The statistical peak of the Atlantic Hurricane Season is September 10th. For alot of Florida residents, and coastal dwellers up and down the East Coast, this brings fear of destruction and loss of property, and the need for preparation. Hurricane Idalia brought massive storm surge and wind damage to a large portion of the Big Bend area of Florida just last week.
For surfers however, this time of year presents perhaps our best opportunity for long period ground swell and the chance to catch some overhead waves! This guide will give you some insight into what to look for when it comes to the perfect storm (for surfers) and how to be prepared to catch what could be the wave of your life.
We have prepared a collection on the Surf Station online store for you to get what you need to get the most out of the upcoming swells from Hurricane Lee and beyond: 2023 Hurricane Preparedness for Surfers
As we get into September, we reach the time of year when so called Cape Verde storms start to develop. Earlier in the season, persistent dry air off Africa and strong upper-level winds preclude any significant tropical development in the eastern Atlantic Ocean. As the atmosphere gets ripe, water temperatures rise, and upper-level winds start to relax creating the perfect environment for hurricanes to form! As scientists have recorded the summer of 2023 as the hottest summer on record, and with record warm water temperatures over the tropical Atlantic, we are set to have an active Cape Verde season.
The other thing to notice is that we are in the midst of a developing El Nino in the Pacific Ocean, which tends to make the tropical and sub-tropical jet stream more active. This means stronger upper-level winds across the Gulf of Mexico and Florida, and could come into play in keeping storms out to sea away from land.
So what’s the best case scenario for a hurricane to give a healthy dose of swell to the east coast of the United States, without causing any destruction? We like to call those Fish Storms, because they stay out to sea and don’t impact any major land areas.
To get a better idea of how hurricanes product major swell events, let’s look at swell production in general, and the factors that come into play. There are basically 3 main ingredients that come together to maximize swell production. Those are wind speed, fetch, and duration.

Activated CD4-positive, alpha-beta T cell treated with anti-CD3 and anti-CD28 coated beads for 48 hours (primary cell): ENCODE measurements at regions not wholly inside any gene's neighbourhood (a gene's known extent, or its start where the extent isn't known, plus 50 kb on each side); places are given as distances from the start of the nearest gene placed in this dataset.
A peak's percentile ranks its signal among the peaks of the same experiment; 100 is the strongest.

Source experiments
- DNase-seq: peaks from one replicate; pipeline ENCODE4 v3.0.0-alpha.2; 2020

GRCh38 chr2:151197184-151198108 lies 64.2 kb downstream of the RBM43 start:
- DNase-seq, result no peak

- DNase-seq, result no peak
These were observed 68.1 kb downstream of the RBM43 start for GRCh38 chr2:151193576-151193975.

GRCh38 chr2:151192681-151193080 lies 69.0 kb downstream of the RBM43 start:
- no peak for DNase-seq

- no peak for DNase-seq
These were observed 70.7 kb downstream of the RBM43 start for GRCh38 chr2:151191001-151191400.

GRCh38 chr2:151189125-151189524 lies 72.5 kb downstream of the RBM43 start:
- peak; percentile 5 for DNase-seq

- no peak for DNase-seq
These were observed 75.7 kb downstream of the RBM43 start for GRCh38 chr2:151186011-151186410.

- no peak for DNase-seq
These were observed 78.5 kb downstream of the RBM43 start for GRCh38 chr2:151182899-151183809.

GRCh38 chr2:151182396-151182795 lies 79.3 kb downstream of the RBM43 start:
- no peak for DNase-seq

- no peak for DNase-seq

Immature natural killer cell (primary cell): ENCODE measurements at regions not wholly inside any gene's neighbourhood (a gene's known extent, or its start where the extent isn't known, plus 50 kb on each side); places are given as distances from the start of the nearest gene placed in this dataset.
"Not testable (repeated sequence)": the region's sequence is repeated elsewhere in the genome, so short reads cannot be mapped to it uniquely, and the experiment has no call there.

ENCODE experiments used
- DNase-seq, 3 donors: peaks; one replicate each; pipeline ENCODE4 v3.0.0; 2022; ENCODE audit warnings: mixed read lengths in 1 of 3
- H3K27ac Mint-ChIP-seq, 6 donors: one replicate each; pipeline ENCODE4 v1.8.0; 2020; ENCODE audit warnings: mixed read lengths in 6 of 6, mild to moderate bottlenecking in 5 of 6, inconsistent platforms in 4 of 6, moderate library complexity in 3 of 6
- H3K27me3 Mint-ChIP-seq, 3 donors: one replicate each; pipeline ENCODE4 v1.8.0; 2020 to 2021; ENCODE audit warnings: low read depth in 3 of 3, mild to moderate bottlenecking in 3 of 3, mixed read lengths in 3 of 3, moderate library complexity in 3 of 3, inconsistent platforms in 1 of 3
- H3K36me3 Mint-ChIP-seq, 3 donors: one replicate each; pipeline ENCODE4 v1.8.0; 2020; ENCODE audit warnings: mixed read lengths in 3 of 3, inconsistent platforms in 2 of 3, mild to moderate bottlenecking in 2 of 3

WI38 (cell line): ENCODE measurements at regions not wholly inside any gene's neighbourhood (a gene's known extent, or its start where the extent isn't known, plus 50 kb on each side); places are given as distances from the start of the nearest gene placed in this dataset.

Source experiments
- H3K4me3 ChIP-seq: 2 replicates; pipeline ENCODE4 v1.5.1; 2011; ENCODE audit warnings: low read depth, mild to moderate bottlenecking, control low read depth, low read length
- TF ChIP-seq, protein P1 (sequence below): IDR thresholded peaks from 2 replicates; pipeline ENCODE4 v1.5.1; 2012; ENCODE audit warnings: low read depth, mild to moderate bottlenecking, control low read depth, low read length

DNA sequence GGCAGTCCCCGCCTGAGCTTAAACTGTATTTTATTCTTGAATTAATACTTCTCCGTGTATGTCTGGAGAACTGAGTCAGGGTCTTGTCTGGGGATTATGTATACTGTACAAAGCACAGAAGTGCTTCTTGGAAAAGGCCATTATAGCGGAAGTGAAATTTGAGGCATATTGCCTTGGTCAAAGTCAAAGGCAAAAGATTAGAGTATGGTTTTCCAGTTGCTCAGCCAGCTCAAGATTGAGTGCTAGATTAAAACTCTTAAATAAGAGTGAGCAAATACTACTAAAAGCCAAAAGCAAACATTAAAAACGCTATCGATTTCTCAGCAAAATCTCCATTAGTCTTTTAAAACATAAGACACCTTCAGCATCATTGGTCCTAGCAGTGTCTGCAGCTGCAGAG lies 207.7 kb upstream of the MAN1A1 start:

Alot of times even major hurricanes are small in size, and although they have strong winds, the fetch is not long enough to create a huge swell. So sometimes even Tropical Storms that are large enough can generate more swell than a small hurricane.
As a storm moves forward, it generates swells that propagate outward, especially in the direction of travel. As those swells are produced, if the storm is moving slowly enough, it has a chance to keep blowing over those same swells. This is known as “virtual fetch” and it is well known that a storm moving towards your location will produce much more swell than the same storm moving away.
Swell production peaks at around 24 hours, so fast moving storms don’t get enough duration over the water to maximize wave height. So the best case scenario is a large powerful storm with hurricane force winds extending outward at least 100 miles from the center, moving slowly towards the coast for days.
The other important variable is swell decay over distance. On the west coast of
Central America, huge storms in the roaring 40s create massive seas 40-50 feet in the southern ocean off New Zealand and Chile, and travel 3000-5000 miles across the Pacific Ocean to places like Costa Rica, Nicaragua, El Salvador and Mexico. Hurricane swells are often produced closer to home, and the best swells along the East Coast of the U.S. are usually from hurricanes that are 500-1000 miles off the coast.
So where do you go to catch the best waves when there is a hurricane swell? Ahhhh….the million dollar question. Often times large long-period swells end up being closeouts along the beach breaks of Florida and the Carolinas. There are no channels to paddle out, which makes getting outside challenging to say the least when the size approaches double overhead.
Along the Florida east coast, there are several inlets that have jetties or outside shoals that can cause long-period swell to wrap and peel off when the tide and wind are just right. New Jersey and the south facing beaches of Long Island have groins that have a similar effect. Up in New England, rocky points and islands can be dreamy setups that beg for a solid long-period swell to light up.https://www.youtube.com/embed/pqOvAsQq3Aw?si=9HRVa8DzM046PUDX
So if you saw the perfect storm coming from Africa, north of the Caribbean islands placed perfectly in our swell window, with no danger of hitting land, what’s a wave starved surfer to do? Load up the van with your favorite shortboard and a step-up surfboard, a cooler full of drinks and food, and follow the swell up the coast!
Here at the Surf Station, we have put together a collection of things you might need along the way, to be fully prepared during the Atlantic hurricane season of 2023. Make sure to bring someone along with a camera or drone, break out the GoPro or snap a few shots with your iPhone along the way so we all know that you scored! And be sure to tag #surfstation on your social media posts so we can pick the best clips after the storm and tell the story.